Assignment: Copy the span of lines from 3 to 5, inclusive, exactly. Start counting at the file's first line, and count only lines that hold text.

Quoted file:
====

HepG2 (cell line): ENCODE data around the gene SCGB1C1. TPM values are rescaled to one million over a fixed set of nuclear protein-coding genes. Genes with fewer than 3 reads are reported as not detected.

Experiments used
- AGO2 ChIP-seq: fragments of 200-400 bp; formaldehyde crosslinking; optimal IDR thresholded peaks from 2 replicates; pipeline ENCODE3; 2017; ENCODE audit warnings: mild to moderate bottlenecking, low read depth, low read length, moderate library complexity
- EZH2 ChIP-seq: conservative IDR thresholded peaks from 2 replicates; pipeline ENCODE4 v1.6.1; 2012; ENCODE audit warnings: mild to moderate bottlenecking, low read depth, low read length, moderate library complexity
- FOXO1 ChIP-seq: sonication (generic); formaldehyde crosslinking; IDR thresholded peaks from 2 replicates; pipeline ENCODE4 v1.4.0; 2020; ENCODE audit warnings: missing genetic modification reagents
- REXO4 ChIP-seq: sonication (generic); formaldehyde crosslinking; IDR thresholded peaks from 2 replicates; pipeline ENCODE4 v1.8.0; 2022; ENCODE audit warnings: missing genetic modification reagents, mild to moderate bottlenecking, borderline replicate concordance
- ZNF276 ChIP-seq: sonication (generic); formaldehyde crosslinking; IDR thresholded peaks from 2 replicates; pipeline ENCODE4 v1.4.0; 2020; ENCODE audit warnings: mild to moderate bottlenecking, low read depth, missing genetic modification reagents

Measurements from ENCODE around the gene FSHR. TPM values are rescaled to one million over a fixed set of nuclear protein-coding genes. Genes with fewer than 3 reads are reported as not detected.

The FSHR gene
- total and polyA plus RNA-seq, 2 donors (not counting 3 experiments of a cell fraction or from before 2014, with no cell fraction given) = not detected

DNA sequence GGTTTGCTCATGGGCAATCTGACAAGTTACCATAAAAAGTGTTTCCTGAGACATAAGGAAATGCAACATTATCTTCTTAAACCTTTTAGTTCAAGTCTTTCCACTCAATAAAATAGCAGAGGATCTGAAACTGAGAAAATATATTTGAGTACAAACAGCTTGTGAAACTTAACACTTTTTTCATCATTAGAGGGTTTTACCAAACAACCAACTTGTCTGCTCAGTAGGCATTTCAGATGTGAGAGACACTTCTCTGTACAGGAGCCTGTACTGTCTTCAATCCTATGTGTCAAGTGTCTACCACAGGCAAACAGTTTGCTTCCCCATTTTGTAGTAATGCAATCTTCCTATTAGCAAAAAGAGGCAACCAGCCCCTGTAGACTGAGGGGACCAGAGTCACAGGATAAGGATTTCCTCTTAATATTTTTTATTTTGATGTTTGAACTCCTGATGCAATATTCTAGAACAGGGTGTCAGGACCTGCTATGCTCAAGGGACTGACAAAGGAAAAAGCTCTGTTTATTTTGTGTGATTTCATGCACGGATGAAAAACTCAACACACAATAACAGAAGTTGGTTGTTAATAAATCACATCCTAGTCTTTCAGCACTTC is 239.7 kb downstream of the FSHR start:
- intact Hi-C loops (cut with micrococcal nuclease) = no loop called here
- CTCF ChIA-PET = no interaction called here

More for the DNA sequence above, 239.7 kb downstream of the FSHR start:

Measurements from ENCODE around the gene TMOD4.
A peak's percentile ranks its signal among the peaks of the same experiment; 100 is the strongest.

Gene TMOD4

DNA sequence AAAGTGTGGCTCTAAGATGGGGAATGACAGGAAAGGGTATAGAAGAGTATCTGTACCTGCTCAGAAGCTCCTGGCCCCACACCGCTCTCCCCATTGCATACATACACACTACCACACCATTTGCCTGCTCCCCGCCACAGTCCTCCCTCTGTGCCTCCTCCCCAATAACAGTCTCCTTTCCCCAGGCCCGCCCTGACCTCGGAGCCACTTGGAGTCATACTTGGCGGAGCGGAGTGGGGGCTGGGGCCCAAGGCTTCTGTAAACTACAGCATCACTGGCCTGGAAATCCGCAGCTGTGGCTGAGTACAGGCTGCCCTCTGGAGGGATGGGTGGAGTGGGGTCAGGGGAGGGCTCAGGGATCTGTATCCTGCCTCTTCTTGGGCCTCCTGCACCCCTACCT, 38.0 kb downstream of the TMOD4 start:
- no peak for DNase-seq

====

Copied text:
- AGO2 ChIP-seq: fragments of 200-400 bp; formaldehyde crosslinking; optimal IDR thresholded peaks from 2 replicates; pipeline ENCODE3; 2017; ENCODE audit warnings: mild to moderate bottlenecking, low read depth, low read length, moderate library complexity
- EZH2 ChIP-seq: conservative IDR thresholded peaks from 2 replicates; pipeline ENCODE4 v1.6.1; 2012; ENCODE audit warnings: mild to moderate bottlenecking, low read depth, low read length, moderate library complexity
- FOXO1 ChIP-seq: sonication (generic); formaldehyde crosslinking; IDR thresholded peaks from 2 replicates; pipeline ENCODE4 v1.4.0; 2020; ENCODE audit warnings: missing genetic modification reagents